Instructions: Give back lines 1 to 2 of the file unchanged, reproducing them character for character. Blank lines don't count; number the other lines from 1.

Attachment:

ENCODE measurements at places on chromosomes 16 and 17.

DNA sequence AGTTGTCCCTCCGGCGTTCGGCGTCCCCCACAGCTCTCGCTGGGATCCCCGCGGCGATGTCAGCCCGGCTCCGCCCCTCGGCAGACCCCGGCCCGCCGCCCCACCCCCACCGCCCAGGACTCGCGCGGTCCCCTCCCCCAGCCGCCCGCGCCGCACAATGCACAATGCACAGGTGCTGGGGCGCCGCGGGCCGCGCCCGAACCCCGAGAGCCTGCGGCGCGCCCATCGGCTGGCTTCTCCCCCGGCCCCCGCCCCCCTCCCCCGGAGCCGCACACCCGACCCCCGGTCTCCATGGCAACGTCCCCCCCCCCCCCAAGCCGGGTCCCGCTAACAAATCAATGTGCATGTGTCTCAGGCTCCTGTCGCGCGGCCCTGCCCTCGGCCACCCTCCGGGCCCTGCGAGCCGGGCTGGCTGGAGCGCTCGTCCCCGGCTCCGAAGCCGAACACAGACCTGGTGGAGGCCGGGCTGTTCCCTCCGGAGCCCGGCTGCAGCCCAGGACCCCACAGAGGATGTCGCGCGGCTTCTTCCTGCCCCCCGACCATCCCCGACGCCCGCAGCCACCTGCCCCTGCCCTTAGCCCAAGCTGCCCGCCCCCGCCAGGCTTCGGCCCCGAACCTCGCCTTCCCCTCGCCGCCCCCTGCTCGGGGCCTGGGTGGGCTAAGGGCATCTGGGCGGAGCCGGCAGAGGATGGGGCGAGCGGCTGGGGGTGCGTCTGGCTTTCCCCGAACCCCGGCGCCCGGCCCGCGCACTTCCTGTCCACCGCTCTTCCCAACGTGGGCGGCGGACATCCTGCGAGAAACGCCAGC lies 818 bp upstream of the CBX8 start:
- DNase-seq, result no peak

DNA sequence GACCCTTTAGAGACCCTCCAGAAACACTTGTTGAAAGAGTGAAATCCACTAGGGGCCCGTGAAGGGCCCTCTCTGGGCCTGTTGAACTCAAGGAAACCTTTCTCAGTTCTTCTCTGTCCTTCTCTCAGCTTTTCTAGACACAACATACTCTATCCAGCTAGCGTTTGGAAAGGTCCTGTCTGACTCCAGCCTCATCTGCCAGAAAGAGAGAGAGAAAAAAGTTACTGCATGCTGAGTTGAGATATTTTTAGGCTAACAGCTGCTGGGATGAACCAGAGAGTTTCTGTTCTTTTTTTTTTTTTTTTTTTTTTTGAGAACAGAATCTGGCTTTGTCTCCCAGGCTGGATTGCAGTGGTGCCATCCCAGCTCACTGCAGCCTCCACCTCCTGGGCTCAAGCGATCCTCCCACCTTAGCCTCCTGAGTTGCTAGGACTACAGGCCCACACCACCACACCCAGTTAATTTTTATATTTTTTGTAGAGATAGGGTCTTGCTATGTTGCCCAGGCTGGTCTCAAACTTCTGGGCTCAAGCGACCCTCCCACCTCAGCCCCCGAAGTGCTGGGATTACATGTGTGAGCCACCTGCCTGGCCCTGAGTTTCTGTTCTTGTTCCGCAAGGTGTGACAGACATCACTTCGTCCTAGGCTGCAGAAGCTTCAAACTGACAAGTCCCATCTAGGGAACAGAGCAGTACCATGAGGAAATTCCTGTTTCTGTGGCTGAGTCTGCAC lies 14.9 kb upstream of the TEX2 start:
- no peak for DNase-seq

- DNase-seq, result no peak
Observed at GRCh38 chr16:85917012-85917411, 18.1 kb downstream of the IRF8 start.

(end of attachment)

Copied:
ENCODE measurements at places on chromosomes 16 and 17.

DNA sequence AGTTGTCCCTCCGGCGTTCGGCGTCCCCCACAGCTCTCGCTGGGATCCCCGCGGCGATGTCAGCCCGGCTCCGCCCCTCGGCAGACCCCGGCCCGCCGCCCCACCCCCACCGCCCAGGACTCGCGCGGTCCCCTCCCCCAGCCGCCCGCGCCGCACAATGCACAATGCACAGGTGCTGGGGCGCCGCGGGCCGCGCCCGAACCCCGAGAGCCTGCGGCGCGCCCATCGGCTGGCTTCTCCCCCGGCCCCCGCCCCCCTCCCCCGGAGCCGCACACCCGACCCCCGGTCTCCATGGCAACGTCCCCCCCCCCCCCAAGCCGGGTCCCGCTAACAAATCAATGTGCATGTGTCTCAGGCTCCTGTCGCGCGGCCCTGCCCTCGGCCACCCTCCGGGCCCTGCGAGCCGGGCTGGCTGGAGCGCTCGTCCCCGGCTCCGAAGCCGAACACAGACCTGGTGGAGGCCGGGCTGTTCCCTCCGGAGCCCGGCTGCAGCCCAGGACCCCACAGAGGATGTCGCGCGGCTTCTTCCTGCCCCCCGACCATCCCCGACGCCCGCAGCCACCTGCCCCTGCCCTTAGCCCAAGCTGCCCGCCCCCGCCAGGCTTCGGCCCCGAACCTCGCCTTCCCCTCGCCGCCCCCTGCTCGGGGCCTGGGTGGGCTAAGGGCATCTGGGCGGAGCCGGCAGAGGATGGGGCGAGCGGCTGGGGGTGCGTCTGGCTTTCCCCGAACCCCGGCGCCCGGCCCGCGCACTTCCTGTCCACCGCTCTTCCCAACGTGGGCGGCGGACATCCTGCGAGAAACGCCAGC lies 818 bp upstream of the CBX8 start: